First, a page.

Manslaughter, assault dropped in Penn State frat death case
HARRISBURG — Prosecutors said Tuesday they were dropping involuntary-manslaughter and assault charges against five Penn State University fraternity brothers in the death of a pledge who consumed a lot of alcohol, repeatedly fell down and suffered a fractured skull.
Attorney General Josh Shapiro announced the decision a day before a preliminary hearing for 12 members of Beta Theta Pi to determine whether there is sufficient evidence to head toward trial on the remaining allegations related to the death of Tim Piazza, of Lebanon, New Jersey.
Piazza, a 19-year-old sophomore engineering student, consumed a dangerous amount of alcohol and suffered severe injuries in a series of falls inside the now-closed fraternity on the night of a February 2017 pledge bid acceptance ceremony.
Security cameras inside the frat house recorded Piazza’s excruciating night, including hapless efforts by members of the fraternity to address his dire condition. Piazza was found to have a fractured skull and a shattered spleen, with massive internal bleeding and other injuries.
The set of 12 defendants due in court this week is separate from 14 fraternity members whose charges were previously sent to county court after marathon preliminary hearings. The five whose most serious charges are being dropped still face lesser counts, as do the other seven.
Defense attorney John Sughrue described the manslaughter and assault allegations as ridiculous and absurd.
“These charges were strictly headline-grabbers,” said Sughrue, who represents defendant Bo Han Song.
Song, 20, of Wayne, still faces charges of reckless endangerment, hazing and alcohol violations.
Aggravated- and simple-assault and involuntary-manslaughter charges also are being dropped against Joshua Kurczewski, 20, of Erie; Ryan Burke, 21, of Scranton; Jonathan Kanzler, 19, of Coopersburg; and Aidan O’Brien, 20 of West Chester.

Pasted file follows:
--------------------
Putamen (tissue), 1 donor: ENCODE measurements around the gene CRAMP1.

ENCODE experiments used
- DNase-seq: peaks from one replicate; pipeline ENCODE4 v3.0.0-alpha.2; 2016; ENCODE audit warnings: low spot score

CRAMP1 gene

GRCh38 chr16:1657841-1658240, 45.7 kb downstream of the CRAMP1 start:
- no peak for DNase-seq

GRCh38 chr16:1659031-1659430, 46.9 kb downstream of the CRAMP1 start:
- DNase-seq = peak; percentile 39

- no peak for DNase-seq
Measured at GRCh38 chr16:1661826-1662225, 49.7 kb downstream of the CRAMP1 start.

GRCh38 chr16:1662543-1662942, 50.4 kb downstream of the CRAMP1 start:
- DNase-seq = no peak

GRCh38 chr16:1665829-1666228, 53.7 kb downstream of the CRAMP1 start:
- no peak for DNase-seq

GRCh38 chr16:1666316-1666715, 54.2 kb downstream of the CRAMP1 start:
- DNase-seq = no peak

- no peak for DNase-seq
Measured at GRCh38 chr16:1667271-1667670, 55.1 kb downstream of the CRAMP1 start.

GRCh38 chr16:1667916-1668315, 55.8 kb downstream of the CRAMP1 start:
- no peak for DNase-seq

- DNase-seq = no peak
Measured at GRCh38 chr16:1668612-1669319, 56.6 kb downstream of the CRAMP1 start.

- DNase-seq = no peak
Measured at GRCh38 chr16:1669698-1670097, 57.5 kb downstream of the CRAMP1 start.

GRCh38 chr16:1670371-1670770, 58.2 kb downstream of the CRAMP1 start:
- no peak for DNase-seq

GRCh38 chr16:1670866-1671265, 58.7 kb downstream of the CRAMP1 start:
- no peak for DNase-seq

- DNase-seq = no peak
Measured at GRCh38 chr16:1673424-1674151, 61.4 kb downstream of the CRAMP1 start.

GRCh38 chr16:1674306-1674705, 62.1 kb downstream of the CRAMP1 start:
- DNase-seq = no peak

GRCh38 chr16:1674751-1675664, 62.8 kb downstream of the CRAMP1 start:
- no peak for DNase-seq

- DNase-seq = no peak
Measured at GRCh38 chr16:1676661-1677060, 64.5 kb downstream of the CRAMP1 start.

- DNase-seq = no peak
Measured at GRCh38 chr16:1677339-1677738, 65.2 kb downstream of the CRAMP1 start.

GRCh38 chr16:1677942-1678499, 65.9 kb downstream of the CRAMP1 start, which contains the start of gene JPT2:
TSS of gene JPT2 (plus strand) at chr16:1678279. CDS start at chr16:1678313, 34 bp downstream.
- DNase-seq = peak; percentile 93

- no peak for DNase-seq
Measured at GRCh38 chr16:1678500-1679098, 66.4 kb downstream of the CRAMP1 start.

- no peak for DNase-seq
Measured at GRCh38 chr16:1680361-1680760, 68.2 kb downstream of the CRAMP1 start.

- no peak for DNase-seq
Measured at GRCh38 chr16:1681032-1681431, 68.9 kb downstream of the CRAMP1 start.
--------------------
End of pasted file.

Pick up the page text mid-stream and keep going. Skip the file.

Six others face misdemeanor hazing and alcohol-related charges, while the 12th defendant, Braxton Becker, 21, of Niskayuna, New York, is accused of evidence tampering and obstruction.
The 12 were charged in November after the FBI recovered deleted security camera footage from the fraternity house basement, where Piazza was found unconscious the morning after the party. Fraternity members waited 40 minutes before summoning an ambulance.
Shapiro announced last week his office wants a judge to restore involuntary-manslaughter charges that were dismissed against five of the 14 who previously went through preliminary hearings.
Shapiro said he believes involuntary-manslaughter charges are justified in the five instances in which he claims defendants planned or participated in a drinking station hazing gauntlet, knew Piazza had fallen and did not render aid. The Centre County president judge will determine if the charges should be reinstated, and, if not, Shapiro said he intends to appeal further to Superior Court.
Shapiro told reporters in his Harrisburg office on Tuesday that those five defendants — Brendan Young, Daniel Casey, Jonah Neuman, Gary DiBileo and Luke Visser — had “specific knowledge of Tim’s fall at a time when medical intervention would have saved Tim’s life.”
The Democratic attorney general also is seeking to reinstate reckless endangerment against six defendants, hazing against two and conspiracy against eight, all charges that were thrown out in the case against the earlier group of 14.
If charges against the 12 are sent to county court as a result of this week’s hearing, they might be combined with the other 14 for one trial or be split into smaller groups and handled separately.
Other defense attorneys in the case have said their clients are praying for Piazza’s family but have called the charges a waste of time.